Psalm 124

7Our soul is escaped as a bird out of the snare of the fowlers: the snare is broken, and we are escaped.

Nobody could like that if they had not seen a bird ensnared, helpless, fluttering, trying to get loose and then released, soaring off up into the sky; and because he was a lover of birds and it was unfair to snare them, he broke the snare. He said, “You know, that is what has happened to us.”

Do you realize that is what has happened to every one of us who has been redeemed? Every one of us who has found Jesus Christ as our Savior has escaped from the snare of the fowler. To me, the wonderful thing about it is that the snare is broken. I am glad that the Scriptures say that sin shall not have dominion over us. Of course, if you know the Word, you know that that is not teaching us that you will never sin after you are born again; but it does teach you that the snare is broken. You do not have to be a slave to sin. You do not have to let Satan direct your life.

It would be a sad thing, indeed, if we had escaped only to fall prey to the enemy again. I am grateful that the Word of God teaches us that the wicked one cannot touch us because He Who is begotten of God keeps us. The One Who is begotten of God is the Lord Jesus Christ.

Solomon's Observation

David must have passed on to his son his interest in bird watching, because he did it, too. If you will turn to Proverbs, chapter 27, you will notice an observation that Solomon made concerning lessons he had learned in relation to bird watching. Notice verse 8:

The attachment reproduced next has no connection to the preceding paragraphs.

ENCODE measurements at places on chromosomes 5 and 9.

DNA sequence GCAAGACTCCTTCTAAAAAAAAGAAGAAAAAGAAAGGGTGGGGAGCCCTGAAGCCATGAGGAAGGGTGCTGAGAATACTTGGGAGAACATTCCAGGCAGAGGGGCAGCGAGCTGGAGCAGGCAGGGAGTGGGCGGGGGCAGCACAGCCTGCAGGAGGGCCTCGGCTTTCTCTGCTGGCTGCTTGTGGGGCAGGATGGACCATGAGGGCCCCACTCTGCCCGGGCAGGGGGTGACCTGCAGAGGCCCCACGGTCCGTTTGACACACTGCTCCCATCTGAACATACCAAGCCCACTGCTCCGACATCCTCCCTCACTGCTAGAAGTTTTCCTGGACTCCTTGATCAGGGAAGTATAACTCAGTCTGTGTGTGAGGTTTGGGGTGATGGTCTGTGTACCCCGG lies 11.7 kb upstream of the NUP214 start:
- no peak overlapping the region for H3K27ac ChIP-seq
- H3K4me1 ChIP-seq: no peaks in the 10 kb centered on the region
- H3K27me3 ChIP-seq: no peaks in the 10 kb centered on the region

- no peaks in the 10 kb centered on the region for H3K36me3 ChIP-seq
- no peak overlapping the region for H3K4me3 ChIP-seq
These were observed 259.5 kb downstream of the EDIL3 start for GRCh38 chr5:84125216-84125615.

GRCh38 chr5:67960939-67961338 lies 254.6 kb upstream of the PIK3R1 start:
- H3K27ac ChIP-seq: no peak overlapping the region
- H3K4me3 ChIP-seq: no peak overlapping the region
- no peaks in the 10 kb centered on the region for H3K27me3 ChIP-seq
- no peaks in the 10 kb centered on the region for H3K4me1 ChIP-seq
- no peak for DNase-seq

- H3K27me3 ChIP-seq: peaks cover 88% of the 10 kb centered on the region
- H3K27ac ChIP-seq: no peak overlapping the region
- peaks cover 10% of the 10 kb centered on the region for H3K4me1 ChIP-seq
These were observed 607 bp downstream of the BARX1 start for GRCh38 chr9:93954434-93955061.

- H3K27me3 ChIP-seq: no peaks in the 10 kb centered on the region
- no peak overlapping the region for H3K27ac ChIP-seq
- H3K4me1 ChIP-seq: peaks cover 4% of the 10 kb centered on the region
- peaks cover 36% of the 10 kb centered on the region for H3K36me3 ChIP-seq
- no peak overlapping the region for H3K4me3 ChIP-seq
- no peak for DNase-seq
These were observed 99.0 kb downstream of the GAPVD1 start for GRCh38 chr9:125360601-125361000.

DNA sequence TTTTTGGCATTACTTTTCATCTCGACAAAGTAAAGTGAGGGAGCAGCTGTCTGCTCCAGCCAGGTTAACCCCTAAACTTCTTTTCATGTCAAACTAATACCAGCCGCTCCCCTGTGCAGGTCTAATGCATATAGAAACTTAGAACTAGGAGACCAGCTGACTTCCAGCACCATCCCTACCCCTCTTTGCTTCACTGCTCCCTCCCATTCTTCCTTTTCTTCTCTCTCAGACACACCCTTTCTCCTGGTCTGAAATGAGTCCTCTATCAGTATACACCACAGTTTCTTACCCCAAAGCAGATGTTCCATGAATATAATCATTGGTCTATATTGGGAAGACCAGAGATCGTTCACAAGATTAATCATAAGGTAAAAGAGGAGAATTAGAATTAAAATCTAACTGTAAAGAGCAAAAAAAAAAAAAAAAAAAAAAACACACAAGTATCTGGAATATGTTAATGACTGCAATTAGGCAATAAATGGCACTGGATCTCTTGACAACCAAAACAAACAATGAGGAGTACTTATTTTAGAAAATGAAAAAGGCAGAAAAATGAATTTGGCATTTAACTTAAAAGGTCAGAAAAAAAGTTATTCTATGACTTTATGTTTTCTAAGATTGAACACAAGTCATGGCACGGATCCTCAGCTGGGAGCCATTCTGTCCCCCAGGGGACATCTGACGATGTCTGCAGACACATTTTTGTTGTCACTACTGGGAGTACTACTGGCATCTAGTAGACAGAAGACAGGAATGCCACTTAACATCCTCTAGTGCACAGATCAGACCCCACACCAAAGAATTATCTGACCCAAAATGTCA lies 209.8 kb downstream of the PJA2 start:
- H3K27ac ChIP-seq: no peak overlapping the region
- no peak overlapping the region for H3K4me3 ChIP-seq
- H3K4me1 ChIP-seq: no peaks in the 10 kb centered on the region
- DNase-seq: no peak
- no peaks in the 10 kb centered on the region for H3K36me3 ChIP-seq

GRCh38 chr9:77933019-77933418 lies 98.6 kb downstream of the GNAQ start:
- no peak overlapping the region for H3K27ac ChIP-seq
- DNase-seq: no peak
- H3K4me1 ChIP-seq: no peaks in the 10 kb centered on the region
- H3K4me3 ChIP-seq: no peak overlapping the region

Proverbs 27

8As a bird that wandereth from her nest, so is a man that wandereth from his place.

You will want to compare that with what you find in Isaiah, chapter 16. The best way to understand the Word of God is to compare Scripture with Scripture, and in Isaiah, chapter 16, the prophet is speaking of the trouble that is going to come upon Moab because she dared to oppose the people of God. He said in Isaiah, chapter 16, verse 2:

Isaiah 16

2For it shall be, that, as a wandering bird…

You see, Solomon saw a wandering bird. Isaiah saw a wandering bird. The reason that I wanted you to turn to this passage of Scripture is that Isaiah tells us why that bird was wandering: “…a wandering bird cast out of the nest.” Literally, it was a wandering bird which had fallen out of the nest. There is nothing quite so helpless as a little bird that has fallen out of the nest. Perhaps the mother bird knew nothing about it, and there it was, on the ground, absolutely helpless.